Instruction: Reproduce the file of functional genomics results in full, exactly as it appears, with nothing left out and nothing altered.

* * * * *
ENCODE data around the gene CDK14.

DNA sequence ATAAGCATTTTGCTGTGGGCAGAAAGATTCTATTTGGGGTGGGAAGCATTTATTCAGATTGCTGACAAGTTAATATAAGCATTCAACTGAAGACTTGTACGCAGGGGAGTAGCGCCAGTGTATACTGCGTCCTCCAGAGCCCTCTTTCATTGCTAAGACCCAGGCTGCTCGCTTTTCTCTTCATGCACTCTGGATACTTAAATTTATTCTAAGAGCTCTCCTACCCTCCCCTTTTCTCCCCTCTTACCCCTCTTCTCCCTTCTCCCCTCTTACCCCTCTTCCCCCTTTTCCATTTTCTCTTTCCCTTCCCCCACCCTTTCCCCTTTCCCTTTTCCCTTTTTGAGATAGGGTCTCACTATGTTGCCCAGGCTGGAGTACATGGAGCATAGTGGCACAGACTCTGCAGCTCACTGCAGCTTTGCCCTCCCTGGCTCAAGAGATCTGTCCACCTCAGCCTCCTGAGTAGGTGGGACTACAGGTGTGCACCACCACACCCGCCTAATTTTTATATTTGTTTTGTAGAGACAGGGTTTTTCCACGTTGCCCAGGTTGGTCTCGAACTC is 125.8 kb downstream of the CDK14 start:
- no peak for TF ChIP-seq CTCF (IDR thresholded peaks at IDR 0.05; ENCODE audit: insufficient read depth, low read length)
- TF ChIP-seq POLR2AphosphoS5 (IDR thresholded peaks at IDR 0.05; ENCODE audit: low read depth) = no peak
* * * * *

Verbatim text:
ENCODE data around the gene CDK14.

DNA sequence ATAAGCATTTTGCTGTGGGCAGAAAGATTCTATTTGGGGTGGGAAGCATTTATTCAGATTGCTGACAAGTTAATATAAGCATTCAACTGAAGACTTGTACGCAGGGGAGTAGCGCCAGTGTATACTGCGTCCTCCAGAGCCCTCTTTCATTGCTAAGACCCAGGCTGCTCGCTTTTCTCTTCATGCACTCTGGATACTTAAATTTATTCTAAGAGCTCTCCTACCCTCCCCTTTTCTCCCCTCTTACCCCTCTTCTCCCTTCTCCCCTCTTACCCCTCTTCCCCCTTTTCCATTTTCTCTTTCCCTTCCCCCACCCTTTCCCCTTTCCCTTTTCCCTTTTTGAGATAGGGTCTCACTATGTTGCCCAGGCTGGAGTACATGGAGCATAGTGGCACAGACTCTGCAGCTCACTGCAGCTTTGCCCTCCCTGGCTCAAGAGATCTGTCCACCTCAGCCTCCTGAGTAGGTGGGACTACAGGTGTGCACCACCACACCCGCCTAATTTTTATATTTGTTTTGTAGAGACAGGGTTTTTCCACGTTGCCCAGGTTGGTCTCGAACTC is 125.8 kb downstream of the CDK14 start:
- no peak for TF ChIP-seq CTCF (IDR thresholded peaks at IDR 0.05; ENCODE audit: insufficient read depth, low read length)
- TF ChIP-seq POLR2AphosphoS5 (IDR thresholded peaks at IDR 0.05; ENCODE audit: low read depth) = no peak